An Assessment of Cross-Scale Floodplain Policies in Central Texas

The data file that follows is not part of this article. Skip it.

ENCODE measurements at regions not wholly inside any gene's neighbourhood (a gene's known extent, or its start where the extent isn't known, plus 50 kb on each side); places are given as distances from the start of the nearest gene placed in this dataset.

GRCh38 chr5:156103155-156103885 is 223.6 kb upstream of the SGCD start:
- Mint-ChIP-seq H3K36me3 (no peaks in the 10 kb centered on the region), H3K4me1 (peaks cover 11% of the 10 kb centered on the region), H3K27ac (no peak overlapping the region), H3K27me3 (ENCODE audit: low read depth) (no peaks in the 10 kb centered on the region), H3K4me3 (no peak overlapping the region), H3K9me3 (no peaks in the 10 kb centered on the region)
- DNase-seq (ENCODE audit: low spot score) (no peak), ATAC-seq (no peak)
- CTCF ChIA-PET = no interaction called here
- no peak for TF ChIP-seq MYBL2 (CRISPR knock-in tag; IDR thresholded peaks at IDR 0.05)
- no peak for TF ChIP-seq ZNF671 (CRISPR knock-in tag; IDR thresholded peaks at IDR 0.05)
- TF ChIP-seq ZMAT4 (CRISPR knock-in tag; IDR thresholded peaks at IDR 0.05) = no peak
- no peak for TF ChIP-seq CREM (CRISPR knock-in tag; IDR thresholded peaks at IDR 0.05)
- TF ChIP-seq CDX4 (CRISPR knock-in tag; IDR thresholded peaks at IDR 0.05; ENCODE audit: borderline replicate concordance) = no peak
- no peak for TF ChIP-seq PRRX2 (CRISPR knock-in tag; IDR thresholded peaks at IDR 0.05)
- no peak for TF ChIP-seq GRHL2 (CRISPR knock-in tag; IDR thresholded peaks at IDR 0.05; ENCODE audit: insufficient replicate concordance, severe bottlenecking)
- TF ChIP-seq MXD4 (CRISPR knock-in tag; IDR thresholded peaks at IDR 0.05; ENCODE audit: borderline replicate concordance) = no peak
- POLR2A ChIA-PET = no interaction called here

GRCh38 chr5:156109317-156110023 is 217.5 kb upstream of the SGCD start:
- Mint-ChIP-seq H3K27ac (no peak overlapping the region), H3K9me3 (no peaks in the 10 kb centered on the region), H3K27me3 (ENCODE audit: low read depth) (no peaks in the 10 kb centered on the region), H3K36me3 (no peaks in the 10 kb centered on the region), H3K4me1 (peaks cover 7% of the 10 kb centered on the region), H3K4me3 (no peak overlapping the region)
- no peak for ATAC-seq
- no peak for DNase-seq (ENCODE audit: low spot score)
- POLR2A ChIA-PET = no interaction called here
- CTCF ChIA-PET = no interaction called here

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Humans have been managing rivers and floodplains since ancient times, but our relationship with riverine floodplains has changed over time. In the United States, social movements, natural disasters, and urbanization have driven floodplain policies and implementation. Specifically, this project examined floodplain policy change at four political scales, federal, state, county, and municipal. The State of Texas, Hays County, and the Cities of San Marcos, Wimberley, and Woodcreek were chosen as case studies within the US federalist system. At all scales, floodplains are primarily governed and managed for their relationship to development and flood-control. Levees and dams have been the most common structural floodcontrol strategies nationwide and statewide. However, the long-term costs and adverse environmental impacts have influenced the shift in flood mitigation to favor nonstructural methods. Text mining methods were used to with current policy documents using Atlas.ti (version 8 for Mac OS), a qualitative data analysis software (QDAS). The results show the distribution of floodplains in current regulatory codes and former periods of high and low floodplain policy activities. Trigger events were identified for each governmental scale. At the federal level, national disasters, such as the Great Flood of 1927 and Hurricane Katrina (2005), spurred flood-control policy reform as well as the environmental movement in the 1960s-1970s. The National Environmental Policy Act (1969), Clean Water Act (1972), and Environmental Species Act (1973) set national policies that influenced state and local floodplain management. Severe droughts drove water planning policy change that spread to include floodplains. Texas floodplain policy is changing and being implemented rapidly while the opposite is true at the federal level. The municipalities’ floodplain regulations were impacted most directly by localized floods. Floodplain management has evolved through the 20th and 21st centuries, driven by social movements, natural disasters, and urban and agricultural development. The mismatch of hydrologic and political boundaries produces planning and management challenges. Primarily, floodplains are governed and managed for their relationship to development and flood-control. Text mining techniques were used to assess policy documents using Atlas.ti (version 8 for Mac OS), a qualitative data analysis software (QDAS) to create a historical timeline of floodplain policy change for the United States of America, the State of Texas, Hays County, and the Cities of San Marcos, Wimberley, and Woodcreek. Reviewing past missteps and successes will inform better policy and management decisions for floodplains and other natural resources. With climate change and growing urban populations, proactive management and resilient strategies are more important than ever.